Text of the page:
As the president and CEO of a credit union, I’m quite naturally intrigued by the prospect of a nationwide "Bank Transfer Day," scheduled for Nov. 5. The event, conceived by consumers on the West Coast, encourages people to transfer their funds to credit unions and smaller banks that are more consumer-friendly. While the idea of Bank Transfer Day is a reaction to newly conceived monthly debit card fees by some financial institutions, credit union leaders have struggled mightily to understand why this hasn’t been a trend before.
So while I’m personally intrigued by Bank Transfer Day, I’m more grateful that there is finally large-scale awareness about what member-owned credit unions have been doing all along. This grassroots movement is helping raise the profile of credit unions, perhaps more effectively than we could ourselves. It is being reported that as of today, nearly 70,000 people are going to participate in Bank Transfer Day, but I think it’s really time for all consumers to recognize that credit unions may be a better option.
Bank Transfer Day spokespeople have advocated joining a credit union because of "what they do and what they represent." In a nutshell, this is what we do and represent: Credit unions are owned and operated by their members (anyone who opens an account becomes an owner). This structure alone removes the ulterior motives to take advantage of the people who do business there, because as members, they own the place.
Credit unions are non-profit financial cooperatives set up to serve people with something in common: a workplace, a profession, a geographic area or other characteristic. They’re governed by and accountable to a volunteer board of directors, who serve at the pleasure of the membership. All members-everyone with money in an account with the credit union-is entitled to vote on major decisions affecting the non-profit organization. This ensures that the decisions the board makes are informed and influenced by, and are in the best interest of, credit union members. And it’s one member, one vote, not a skewed voting system based on how much money you have in the credit union. It’s democracy at its best.
In addition, credit unions have never taken a penny of government money, not only during the recent bailouts but for our self-funded deposit insurance, which remains strong, or for the operating costs of our regulatory agency. In some cases, credit unions have even banded together to help each other offer conveniences that otherwise could be offered only by the largest banks.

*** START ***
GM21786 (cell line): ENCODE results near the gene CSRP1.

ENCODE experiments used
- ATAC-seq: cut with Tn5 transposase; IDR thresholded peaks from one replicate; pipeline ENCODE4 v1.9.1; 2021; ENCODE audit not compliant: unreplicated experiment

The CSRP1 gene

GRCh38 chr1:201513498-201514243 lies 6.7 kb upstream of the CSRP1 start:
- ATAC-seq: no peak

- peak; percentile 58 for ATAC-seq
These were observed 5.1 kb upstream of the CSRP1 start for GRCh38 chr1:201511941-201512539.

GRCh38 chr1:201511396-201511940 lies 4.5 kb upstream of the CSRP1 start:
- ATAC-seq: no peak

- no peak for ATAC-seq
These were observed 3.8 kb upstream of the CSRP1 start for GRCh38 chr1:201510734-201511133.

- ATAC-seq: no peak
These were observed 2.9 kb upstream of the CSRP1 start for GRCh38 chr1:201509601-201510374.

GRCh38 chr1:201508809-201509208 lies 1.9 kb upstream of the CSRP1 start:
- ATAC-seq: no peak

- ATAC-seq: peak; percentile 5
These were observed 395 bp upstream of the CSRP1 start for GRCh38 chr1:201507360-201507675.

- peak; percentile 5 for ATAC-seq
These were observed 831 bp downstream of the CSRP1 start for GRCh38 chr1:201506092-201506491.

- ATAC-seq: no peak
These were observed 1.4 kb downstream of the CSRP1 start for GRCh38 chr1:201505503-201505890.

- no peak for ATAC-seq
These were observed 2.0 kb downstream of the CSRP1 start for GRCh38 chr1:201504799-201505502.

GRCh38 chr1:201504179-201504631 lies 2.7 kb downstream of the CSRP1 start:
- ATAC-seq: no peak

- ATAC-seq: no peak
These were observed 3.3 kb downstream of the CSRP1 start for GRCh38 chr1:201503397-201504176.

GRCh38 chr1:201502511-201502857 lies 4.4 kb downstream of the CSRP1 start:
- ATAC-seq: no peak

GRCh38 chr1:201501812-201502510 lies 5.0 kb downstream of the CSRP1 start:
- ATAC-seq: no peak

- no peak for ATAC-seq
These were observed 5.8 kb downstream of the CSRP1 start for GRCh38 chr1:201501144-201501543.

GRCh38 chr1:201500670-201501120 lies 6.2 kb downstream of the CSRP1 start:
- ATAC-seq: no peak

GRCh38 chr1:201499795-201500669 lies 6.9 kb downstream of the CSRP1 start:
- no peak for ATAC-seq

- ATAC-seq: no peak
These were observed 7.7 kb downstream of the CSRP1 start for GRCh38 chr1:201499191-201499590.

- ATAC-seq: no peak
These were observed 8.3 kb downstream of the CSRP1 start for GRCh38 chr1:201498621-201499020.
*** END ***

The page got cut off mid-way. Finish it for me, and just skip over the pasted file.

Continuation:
I do appreciate the impacts that banks have on our communities. There is a definite role that large banks play as for-profit corporations owned by stockholders and governed by a paid board of directors (chosen by the stockholders). But in the cases where this structure results in increased costs and fees for consumers, credit unions are a great option.
Despite some of the most difficult economic times in history, credit unions continue to offer many member benefits and perks like low fees, competitive loan rates and higher dividends on savings accounts. In addition, as the Summit has grown, like many credit unions it has been able to play a stronger role in the communities we serve. We have increased our giveback to local charities and supported community non-profit activities where our members and employees live and work. Whenever possible, we buy from local businesses, and we have a local call center employing people from our own community who deliver excellent service and the personal attention that members have come to expect and love.
So on Bank Transfer Day and every day, we recommend researching your local credit union options at www.findacreditunion.com or www.asmarterchoice.org to find out if joining a credit union is right for you. At the end of the day, people make their own choices of what works best for them, their families and their futures. But we encourage everyone to give credit union membership a very close look.
Michael S. Vadala is president and CEO of the Summit Federal Credit Union.
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